Last Friday I made my rounds looking for interesting subjects to photograph and write about. I like to find the unusual -- like the photo above.
This photo rather tickled my fancy as it was a worn house in a pasture with a herd of cattle -- all very friendly and interested in what I was doing.
Actually, the worn house is a good example of a tenant house or what is sometimes called a double door house. It has a another name that is not used very often called the Cumberland type of house. For the sake of ease I will refer to it as the tenant house as that is what it is often called in these parts.
The tenant house does not mean it was only used by folks who were tenants. It was used as a common type of shelter by all types of folks in Kentucky -- about 10% of the population in the late nineteen to early twentieth century. This period was a time when log houses were being built less often due to the growth of sawmills providing finished lumber for house construction.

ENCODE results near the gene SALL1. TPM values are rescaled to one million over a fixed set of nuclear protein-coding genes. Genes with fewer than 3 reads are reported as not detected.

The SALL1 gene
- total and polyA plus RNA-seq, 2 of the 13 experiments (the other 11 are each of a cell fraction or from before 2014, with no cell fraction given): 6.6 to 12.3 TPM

Tenant houses always have two doors but different configurations. The one above is only two doors yet symetrical with the facade. A popular configuraation that I have seen in many homes in my area is window-door-door-window, all symmetrical to the facade.
Probably the house in the above photo stood alone as part of a homestead. Over time, the house probably became obsolete for the household. In time another larger home might have been built. The owner, more than likely, thought it would make a good storage hold for the pasture. Result -- the pasture and house became fused together. This is my interpretation of how the above photo came about.
and Michael L. Moore